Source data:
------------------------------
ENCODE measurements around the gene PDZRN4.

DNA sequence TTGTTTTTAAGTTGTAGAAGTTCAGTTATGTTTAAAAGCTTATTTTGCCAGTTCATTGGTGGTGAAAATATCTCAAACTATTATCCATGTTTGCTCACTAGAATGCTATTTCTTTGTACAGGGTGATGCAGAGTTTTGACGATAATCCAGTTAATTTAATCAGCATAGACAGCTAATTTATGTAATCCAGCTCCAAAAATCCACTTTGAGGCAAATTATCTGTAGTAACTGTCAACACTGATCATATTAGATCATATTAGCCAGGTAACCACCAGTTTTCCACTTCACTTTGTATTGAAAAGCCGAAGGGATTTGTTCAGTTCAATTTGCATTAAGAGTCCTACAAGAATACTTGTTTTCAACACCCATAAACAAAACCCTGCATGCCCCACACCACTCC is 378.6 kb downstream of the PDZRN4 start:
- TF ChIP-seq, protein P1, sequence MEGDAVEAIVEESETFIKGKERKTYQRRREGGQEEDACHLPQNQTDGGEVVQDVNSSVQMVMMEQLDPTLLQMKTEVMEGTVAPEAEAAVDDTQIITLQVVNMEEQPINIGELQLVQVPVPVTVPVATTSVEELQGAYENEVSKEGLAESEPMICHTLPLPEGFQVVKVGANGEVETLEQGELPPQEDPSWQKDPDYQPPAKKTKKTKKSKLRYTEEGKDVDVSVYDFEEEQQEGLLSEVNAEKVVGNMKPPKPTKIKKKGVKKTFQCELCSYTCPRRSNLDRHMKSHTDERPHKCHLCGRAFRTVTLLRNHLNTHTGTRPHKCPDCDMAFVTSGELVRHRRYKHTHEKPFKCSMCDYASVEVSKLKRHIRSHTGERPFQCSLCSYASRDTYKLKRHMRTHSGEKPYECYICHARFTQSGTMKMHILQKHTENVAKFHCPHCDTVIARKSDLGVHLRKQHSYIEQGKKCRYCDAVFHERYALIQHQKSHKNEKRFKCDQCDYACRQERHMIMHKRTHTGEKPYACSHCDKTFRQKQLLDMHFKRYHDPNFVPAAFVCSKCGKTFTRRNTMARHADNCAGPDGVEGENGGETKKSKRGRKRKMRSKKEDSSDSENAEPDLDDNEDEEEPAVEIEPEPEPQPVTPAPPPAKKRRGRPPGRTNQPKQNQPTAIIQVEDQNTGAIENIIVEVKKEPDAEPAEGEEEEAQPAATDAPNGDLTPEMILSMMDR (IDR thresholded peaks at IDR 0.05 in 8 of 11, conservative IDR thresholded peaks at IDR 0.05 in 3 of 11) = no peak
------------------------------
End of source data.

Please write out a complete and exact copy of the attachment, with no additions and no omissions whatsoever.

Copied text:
ENCODE measurements around the gene PDZRN4.

DNA sequence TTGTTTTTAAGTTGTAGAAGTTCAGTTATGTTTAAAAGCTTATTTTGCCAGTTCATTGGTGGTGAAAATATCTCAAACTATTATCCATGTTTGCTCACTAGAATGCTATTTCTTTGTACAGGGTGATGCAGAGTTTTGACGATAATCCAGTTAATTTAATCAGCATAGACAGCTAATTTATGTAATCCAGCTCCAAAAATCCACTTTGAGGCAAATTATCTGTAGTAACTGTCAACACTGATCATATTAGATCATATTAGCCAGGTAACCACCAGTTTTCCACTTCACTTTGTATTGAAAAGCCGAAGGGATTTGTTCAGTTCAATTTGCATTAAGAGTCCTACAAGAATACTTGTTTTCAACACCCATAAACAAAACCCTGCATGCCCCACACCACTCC is 378.6 kb downstream of the PDZRN4 start:
- TF ChIP-seq, protein P1, sequence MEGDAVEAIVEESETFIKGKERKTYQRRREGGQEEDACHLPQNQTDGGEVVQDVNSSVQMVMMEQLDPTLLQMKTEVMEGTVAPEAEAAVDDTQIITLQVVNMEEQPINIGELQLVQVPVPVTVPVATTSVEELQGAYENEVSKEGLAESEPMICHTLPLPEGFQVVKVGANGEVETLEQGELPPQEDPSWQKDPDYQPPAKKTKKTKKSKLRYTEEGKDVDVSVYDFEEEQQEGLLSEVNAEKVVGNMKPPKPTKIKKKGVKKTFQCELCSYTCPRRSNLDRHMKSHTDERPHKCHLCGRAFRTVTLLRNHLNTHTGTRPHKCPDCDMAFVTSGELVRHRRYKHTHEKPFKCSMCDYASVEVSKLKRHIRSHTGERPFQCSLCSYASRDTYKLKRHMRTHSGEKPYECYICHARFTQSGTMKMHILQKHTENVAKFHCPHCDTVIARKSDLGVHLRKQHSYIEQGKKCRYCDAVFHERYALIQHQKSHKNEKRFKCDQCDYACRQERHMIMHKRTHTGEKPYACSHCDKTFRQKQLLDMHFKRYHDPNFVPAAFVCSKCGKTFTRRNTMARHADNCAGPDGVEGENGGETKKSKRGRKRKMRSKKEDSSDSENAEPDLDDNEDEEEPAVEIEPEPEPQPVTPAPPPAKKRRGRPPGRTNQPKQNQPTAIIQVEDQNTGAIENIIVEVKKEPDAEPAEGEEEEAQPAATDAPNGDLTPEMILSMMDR (IDR thresholded peaks at IDR 0.05 in 8 of 11, conservative IDR thresholded peaks at IDR 0.05 in 3 of 11) = no peak